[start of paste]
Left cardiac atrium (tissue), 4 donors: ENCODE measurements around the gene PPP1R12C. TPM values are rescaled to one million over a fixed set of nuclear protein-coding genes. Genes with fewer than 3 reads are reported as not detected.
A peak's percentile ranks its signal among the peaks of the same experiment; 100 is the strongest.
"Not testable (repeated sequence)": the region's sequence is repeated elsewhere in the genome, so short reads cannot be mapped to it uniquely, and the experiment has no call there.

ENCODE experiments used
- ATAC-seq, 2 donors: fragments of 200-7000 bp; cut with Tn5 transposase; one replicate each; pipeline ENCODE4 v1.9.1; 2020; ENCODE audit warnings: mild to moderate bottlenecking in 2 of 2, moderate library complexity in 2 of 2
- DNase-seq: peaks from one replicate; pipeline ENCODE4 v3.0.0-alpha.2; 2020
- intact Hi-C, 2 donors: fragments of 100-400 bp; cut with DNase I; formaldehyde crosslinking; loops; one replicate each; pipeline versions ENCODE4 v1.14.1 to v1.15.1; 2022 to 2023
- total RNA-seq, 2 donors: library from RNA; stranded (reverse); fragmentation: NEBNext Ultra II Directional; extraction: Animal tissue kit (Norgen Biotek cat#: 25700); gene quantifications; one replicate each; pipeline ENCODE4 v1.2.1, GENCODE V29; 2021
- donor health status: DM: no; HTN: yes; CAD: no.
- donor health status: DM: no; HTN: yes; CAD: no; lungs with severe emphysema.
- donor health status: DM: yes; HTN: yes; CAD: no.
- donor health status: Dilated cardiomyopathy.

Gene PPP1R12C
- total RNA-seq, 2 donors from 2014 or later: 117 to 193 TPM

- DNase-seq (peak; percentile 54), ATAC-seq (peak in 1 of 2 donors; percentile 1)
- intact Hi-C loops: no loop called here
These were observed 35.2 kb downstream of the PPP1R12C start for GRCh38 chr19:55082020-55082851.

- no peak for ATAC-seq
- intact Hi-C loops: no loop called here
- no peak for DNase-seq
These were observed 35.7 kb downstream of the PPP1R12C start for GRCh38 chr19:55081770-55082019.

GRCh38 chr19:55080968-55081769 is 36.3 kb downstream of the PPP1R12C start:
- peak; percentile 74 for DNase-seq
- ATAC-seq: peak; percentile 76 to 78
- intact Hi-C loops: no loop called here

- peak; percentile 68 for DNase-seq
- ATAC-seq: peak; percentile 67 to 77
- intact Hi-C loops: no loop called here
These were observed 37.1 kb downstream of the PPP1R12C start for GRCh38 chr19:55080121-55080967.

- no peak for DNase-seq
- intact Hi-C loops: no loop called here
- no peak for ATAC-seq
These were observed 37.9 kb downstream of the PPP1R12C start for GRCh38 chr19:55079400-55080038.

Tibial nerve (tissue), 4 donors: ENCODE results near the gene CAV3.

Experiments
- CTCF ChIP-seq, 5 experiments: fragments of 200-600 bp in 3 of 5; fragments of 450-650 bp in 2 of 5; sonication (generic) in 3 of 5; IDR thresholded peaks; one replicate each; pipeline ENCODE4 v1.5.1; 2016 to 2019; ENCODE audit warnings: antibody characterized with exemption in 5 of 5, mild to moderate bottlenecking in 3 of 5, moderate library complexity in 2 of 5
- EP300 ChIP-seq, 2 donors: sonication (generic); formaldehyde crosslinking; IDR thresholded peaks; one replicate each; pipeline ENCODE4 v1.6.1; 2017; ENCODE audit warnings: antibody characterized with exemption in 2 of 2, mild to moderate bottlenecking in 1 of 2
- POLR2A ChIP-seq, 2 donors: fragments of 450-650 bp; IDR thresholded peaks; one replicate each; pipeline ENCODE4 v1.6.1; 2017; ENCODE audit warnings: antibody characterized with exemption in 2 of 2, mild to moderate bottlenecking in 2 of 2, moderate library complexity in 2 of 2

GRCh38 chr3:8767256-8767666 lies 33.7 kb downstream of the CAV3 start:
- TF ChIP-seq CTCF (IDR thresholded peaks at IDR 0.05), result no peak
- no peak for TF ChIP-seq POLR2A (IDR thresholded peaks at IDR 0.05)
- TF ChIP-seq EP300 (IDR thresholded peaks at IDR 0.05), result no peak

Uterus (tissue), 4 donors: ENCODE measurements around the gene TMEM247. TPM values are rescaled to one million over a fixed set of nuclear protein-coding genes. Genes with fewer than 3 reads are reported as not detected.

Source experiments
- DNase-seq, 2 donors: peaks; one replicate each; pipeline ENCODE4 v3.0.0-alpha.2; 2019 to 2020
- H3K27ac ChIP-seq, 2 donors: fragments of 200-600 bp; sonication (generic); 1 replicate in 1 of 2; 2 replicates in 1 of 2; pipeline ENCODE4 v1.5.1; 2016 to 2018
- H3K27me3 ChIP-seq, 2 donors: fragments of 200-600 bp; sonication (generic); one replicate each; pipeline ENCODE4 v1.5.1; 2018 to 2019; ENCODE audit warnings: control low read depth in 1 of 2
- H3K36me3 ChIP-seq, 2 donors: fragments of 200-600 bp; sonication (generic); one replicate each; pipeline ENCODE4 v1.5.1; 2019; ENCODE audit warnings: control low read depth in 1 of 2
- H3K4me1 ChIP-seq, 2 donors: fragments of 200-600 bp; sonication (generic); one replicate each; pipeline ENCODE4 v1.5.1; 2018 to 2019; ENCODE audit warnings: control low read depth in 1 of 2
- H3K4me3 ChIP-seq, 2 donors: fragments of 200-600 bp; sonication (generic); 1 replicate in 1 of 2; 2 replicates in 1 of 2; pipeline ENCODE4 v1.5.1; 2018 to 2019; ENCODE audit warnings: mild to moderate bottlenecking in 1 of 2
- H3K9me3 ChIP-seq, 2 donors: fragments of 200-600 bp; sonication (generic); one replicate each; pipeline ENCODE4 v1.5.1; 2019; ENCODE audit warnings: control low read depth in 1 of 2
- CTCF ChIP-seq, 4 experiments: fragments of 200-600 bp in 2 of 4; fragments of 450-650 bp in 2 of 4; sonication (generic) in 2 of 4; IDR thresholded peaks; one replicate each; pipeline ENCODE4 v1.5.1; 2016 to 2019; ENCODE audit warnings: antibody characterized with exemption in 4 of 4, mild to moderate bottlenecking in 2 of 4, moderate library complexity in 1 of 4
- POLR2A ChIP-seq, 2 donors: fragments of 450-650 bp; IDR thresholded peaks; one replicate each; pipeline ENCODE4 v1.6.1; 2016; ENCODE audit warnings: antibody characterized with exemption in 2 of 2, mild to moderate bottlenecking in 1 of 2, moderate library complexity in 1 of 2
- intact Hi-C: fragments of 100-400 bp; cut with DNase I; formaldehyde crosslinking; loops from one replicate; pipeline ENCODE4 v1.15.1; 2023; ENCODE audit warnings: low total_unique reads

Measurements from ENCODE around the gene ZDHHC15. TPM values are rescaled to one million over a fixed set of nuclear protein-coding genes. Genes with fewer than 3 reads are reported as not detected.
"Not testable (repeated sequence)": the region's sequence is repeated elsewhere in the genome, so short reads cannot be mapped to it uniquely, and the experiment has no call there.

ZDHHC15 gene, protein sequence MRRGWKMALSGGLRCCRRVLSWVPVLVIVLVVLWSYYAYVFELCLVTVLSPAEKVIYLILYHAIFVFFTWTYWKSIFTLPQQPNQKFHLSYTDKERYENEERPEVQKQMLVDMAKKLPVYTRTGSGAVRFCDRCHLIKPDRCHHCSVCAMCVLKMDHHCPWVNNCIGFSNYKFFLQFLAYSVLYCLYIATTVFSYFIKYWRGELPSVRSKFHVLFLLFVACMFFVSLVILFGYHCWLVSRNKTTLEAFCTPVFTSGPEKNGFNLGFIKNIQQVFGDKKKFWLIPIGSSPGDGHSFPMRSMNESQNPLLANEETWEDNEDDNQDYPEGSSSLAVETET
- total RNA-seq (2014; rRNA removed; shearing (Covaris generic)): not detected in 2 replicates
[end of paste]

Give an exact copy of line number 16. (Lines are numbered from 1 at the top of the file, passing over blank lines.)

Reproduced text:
- intact Hi-C loops: no loop called here